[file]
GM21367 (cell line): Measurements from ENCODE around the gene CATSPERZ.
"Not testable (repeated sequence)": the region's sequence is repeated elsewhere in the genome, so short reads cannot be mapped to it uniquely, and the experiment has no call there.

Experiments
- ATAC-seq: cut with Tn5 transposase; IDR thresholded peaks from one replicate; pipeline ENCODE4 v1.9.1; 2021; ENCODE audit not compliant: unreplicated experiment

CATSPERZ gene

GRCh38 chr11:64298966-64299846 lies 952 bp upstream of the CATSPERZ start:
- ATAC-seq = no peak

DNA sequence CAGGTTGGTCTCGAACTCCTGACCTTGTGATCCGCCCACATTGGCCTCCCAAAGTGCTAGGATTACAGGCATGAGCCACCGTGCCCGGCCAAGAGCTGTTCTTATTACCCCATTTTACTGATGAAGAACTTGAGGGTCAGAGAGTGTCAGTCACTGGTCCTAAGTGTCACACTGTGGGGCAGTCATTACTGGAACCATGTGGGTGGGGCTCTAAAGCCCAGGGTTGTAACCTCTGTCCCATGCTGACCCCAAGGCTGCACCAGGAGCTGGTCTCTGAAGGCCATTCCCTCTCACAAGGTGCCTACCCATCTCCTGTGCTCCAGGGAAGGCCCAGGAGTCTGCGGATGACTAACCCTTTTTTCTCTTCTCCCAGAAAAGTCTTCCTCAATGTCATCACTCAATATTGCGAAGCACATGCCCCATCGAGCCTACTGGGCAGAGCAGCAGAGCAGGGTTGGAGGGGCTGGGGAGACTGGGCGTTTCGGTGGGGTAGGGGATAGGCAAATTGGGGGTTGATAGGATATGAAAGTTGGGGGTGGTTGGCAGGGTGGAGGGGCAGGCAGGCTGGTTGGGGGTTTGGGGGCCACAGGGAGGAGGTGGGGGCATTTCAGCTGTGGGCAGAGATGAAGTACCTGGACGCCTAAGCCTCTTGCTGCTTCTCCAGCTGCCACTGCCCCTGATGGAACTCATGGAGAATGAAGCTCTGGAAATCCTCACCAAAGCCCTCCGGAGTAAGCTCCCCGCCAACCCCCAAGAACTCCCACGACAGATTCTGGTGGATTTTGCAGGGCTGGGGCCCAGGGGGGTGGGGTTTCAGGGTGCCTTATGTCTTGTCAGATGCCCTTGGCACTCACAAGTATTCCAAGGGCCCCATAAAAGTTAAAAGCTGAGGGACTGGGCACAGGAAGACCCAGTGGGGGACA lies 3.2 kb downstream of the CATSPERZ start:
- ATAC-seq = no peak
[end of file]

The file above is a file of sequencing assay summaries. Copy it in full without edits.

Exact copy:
GM21367 (cell line): Measurements from ENCODE around the gene CATSPERZ.
"Not testable (repeated sequence)": the region's sequence is repeated elsewhere in the genome, so short reads cannot be mapped to it uniquely, and the experiment has no call there.

Experiments
- ATAC-seq: cut with Tn5 transposase; IDR thresholded peaks from one replicate; pipeline ENCODE4 v1.9.1; 2021; ENCODE audit not compliant: unreplicated experiment

CATSPERZ gene

GRCh38 chr11:64298966-64299846 lies 952 bp upstream of the CATSPERZ start:
- ATAC-seq = no peak

DNA sequence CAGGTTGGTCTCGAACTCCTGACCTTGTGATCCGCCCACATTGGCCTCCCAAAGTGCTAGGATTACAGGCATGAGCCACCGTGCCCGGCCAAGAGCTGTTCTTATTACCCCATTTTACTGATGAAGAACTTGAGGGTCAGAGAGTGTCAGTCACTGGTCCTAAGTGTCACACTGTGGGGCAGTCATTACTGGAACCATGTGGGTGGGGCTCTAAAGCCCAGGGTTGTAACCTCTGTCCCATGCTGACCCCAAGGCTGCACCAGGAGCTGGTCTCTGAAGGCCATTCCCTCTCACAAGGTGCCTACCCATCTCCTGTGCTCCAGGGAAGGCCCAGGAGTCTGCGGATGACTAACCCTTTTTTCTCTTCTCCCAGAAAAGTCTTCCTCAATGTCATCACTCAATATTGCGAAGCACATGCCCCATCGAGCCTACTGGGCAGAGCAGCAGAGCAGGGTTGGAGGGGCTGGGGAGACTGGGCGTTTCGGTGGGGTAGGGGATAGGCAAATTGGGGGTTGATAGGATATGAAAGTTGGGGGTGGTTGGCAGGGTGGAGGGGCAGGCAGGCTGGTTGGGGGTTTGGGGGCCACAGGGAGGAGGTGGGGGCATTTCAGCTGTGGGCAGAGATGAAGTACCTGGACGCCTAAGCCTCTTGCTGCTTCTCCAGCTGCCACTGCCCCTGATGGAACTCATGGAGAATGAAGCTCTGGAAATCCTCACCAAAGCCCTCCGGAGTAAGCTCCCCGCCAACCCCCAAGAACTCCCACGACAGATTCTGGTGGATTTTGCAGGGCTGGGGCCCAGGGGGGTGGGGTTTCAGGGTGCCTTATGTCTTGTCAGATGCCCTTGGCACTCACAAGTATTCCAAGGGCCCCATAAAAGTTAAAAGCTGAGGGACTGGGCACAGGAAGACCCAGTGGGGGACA lies 3.2 kb downstream of the CATSPERZ start:
- ATAC-seq = no peak